Recital 49 adds

‘Limitation periods for bringing an action for damages could be such that they prevent injured parties and infringers from having sufficient time to come to an agreement on the compensation to be paid. In order to provide both sides with a genuine opportunity to engage in consensual dispute resolution before bringing proceedings before national courts, limitation periods need to be suspended for the duration of the consensual dispute resolution process.’

Article 10 then foresees expressis verbis

1.   Member States shall, in accordance with this Article, lay down rules applicable to limitation periods for bringing actions for damages. Those rules shall determine when the limitation period begins to run, the duration thereof and the circumstances under which it is interrupted or suspended.

2.   Limitation periods shall not begin to run before the infringement of competition law has ceased and the claimant knows, or can reasonably be expected to know:

(a) of the behaviour and the fact that it constitutes an infringement of competition law;

(b) of the fact that the infringement of competition law caused harm to it; and

(c) the identity of the infringer.

3.   Member States shall ensure that the limitation periods for bringing actions for damages are at least five years.

4.   Member States shall ensure that a limitation period is suspended or, depending on national law, interrupted, if a competition authority takes action for the purpose of the investigation or its proceedings in respect of an infringement of competition law to which the action for damages relates. The suspension shall end at the earliest one year after the infringement decision has become final or after the proceedings are otherwise terminated

 

Article 11 adds for joint and several liability

‘Member States shall ensure that any limitation period applicable to cases under this paragraph is reasonable and sufficient to allow injured parties to bring such actions.’

and finally Article 18(1) reads

‘Member States shall ensure that the limitation period for bringing an action for damages is suspended for the duration of any consensual dispute resolution process. The suspension of the limitation period shall apply only with regard to those parties that are or that were involved or represented in the consensual dispute resolution.’

Of note in my view is first of all the unavailing nature of much of the recitals quoted above. As the overview shows, the recitals are more or less verbatim repeated in the actual rules; or the other way around: the Articles’ provisions are copy /pasted into the recitals. To that there is not much point.

Further, the minimum period imposed by the Directive (not applicable, as noted, ratione temporis) is five years. (Compare in the mooted amendment of the motor insurance Directive  2009/103: minimum 4 years is being suggested – subject to gold plating). The Court could not evidently read that minimum period as being ius commune. However it did read much of the qualitative requirements of recitals and articles effectively as ius commune using the effective enforcement of EU competition law as an anchor. It held that the Portuguese limitation period of three years, which, first, starts to run from the date on which the injured party was aware of its right to compensation, even if the infringer is not known and, secondly, may not be suspended or interrupted in the course of proceedings before the national competition authority, renders the exercise of the right to full compensation practically impossible or excessively difficult.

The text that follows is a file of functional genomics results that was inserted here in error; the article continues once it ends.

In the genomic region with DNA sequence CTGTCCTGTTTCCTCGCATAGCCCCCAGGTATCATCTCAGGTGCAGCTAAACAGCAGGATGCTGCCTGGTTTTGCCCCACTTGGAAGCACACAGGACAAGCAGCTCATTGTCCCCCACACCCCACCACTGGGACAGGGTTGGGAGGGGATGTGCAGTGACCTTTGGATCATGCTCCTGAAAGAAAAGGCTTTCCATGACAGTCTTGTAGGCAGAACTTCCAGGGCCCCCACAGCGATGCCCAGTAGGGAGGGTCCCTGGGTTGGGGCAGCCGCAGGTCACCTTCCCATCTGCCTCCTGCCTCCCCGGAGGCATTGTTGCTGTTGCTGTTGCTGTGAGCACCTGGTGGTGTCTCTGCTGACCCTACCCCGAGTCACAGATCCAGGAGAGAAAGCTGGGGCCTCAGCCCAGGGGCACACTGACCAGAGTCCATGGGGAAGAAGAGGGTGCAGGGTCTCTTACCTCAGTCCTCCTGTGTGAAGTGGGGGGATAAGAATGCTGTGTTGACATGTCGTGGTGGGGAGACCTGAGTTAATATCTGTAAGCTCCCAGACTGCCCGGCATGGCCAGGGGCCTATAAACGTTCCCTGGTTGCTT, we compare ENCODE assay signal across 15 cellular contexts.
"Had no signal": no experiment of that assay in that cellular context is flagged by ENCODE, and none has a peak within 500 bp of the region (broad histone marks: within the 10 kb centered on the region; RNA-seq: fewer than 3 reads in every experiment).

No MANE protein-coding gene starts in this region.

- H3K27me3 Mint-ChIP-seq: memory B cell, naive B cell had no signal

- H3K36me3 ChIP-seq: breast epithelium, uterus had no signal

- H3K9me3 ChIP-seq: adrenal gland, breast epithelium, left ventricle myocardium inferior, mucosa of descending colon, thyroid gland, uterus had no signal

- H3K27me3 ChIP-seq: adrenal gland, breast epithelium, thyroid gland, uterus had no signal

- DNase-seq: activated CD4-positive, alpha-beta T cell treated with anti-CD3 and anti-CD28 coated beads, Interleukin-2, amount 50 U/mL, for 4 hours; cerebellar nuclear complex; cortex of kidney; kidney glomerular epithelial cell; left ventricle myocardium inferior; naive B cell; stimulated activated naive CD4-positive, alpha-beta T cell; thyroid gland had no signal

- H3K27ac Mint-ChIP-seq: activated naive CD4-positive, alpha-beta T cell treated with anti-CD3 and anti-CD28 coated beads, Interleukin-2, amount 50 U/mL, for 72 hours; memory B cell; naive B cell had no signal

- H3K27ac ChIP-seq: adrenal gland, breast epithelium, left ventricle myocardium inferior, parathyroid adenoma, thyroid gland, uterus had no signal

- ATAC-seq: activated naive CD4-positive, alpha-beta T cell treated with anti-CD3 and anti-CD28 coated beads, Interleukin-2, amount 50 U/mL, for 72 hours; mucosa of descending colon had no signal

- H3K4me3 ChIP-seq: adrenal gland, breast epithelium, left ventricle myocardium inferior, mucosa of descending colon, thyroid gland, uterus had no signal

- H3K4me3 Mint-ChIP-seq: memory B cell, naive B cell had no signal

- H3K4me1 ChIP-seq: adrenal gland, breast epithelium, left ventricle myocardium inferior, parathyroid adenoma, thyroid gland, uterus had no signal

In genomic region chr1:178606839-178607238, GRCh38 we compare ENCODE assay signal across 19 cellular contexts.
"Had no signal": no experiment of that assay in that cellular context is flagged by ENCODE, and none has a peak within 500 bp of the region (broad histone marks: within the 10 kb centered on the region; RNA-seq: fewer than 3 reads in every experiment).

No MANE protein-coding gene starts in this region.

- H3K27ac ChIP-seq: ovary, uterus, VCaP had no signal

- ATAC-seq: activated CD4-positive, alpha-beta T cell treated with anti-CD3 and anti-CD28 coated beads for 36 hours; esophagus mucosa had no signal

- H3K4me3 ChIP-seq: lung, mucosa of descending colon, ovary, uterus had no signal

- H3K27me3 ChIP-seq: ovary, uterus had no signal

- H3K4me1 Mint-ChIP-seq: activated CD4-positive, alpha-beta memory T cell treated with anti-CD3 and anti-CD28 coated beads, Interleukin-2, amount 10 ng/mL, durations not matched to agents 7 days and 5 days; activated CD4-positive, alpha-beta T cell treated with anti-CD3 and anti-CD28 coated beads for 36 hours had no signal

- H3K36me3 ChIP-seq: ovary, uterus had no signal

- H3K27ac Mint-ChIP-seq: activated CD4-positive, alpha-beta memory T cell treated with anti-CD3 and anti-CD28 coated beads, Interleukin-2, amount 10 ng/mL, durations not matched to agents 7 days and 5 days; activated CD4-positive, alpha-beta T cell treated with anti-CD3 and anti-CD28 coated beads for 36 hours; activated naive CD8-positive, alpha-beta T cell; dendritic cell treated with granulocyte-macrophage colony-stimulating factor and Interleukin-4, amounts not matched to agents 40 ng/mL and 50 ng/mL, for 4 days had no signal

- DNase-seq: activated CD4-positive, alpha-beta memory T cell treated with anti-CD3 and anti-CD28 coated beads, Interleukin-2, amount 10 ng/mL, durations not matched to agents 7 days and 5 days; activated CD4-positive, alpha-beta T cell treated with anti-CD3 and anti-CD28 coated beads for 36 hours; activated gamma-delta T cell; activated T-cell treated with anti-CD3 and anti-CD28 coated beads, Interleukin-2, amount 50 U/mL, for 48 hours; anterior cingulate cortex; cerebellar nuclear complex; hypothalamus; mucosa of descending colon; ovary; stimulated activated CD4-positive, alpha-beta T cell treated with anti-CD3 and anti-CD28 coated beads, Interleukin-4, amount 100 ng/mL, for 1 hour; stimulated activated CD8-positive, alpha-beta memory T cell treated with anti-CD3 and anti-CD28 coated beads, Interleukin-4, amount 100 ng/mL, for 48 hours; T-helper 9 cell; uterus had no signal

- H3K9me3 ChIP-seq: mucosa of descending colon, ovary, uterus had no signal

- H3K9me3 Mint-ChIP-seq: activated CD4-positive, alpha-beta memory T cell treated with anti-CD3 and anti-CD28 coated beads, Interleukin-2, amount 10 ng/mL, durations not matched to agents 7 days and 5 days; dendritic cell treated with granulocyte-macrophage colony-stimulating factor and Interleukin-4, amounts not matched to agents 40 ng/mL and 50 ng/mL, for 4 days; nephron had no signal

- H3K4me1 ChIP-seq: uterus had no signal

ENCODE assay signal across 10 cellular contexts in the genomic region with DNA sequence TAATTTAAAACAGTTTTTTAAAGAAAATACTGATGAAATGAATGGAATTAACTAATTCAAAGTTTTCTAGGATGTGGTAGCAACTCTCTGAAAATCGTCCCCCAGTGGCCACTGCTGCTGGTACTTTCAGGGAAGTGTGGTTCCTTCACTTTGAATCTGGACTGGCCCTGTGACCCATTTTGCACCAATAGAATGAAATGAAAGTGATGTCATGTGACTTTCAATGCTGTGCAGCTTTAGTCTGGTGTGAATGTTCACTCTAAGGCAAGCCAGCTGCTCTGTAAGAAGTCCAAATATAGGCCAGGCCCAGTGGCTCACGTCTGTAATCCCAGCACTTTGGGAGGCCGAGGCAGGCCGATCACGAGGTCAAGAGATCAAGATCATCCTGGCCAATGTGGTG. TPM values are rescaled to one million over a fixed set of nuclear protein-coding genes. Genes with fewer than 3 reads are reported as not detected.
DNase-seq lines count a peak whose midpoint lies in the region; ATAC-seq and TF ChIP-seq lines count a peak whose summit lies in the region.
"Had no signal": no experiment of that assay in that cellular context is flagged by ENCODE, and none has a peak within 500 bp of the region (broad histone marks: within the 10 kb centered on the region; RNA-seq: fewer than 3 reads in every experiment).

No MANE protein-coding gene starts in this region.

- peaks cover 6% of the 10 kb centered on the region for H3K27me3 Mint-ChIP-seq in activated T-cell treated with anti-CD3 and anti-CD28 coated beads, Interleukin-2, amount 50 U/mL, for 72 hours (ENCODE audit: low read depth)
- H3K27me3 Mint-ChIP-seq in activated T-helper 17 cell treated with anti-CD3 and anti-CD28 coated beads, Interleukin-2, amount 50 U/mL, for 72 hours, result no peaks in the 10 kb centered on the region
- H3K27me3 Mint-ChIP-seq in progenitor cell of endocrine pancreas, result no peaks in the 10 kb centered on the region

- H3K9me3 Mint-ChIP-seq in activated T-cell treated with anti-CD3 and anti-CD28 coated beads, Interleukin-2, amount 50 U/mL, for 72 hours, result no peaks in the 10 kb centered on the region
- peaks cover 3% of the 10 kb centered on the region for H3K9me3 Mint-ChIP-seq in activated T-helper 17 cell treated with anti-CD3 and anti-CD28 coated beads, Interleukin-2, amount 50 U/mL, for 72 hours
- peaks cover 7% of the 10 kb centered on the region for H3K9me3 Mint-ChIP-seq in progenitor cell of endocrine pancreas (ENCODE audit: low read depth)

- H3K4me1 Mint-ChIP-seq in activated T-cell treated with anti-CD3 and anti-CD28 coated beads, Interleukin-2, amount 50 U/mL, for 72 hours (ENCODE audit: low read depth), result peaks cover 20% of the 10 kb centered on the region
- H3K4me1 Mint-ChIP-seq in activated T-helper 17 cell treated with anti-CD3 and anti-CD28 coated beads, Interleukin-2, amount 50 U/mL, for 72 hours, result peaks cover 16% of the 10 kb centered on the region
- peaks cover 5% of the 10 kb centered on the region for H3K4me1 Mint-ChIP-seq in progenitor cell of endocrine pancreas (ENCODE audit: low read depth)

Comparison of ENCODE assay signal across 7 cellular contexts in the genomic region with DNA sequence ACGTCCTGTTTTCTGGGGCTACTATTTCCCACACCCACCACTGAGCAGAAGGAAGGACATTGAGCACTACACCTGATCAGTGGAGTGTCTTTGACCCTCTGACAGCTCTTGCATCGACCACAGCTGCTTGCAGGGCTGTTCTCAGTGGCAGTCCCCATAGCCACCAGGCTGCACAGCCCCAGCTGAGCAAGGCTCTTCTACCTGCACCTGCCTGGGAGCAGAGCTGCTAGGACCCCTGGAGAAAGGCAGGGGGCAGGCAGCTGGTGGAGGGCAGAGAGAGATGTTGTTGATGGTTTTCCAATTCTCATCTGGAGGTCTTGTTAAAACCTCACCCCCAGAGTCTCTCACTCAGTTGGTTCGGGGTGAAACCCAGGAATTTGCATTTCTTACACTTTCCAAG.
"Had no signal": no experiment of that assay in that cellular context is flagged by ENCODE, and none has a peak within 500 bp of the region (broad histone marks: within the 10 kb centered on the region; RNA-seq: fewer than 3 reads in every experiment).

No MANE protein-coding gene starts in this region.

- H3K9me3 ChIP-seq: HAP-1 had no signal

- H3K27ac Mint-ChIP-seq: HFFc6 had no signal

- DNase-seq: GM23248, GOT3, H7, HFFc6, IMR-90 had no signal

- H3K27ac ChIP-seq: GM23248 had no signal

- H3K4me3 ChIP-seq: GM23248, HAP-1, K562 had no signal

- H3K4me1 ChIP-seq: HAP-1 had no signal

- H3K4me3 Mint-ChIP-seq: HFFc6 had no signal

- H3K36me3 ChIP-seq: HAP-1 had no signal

I realise it is a bit of a stretch to see this as a move towards a European Ius Commune on limitation periods. Yet it might be a first cautious step.

Geert.

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Disciplining abuse of anchor defendants in follow-up competition law cases exceedingly difficult. Borgarting Court of Appeal (Norway) applies CDC in Posten /Bring v Volvo.

After the French Cour de Cassation in MJI v Apple Sales, the Brussels Court of Appeal in FIFA/UEFA, and the Court at Amsterdam in Kemira, (as well as other courts undoubtedly, too; and I have highlighted more cases on the blog), Ørjan Salvesen Haukaas has now reported an application of CDC in a decision of December 2018 by a Norwegian Court of appeal, LB-2018-136341 Posten /Bring v Volvo. The court evidently applies Lugano (Article 6), not Brussels Ia, yet the provision  is materially identical.

Norwegian and foreign companies in the Posten/Bring group (mail services) had sued companies in the Volvo group for alleged losses incurred when purchasing trucks from Volvo after certain companies in the Volvo group had been fined for participating in a price-fixing cartel. Posten/Bring also sued a Norwegian company in the Volvo group, which had not been fined for participating in the price-fixing cartel.

Borgarting Court of Appeal held that Norwegian courts have jurisdiction pursuant to Article 6(1) Lugano even if the anchor defendant is sued merely to obtain Norwegian jurisdiction. The court solely had to determine whether the claims were so closely connected that there was a risk of irreconcilable judgments, in the absence of any suggested collusion between the anchor defendant and claimants per CDC.

Geert.

(Handbook of) European Private International Law. 2nd ed. 2016, Chapter 2, Heading 2.2.12, Heading 2.2.12.1.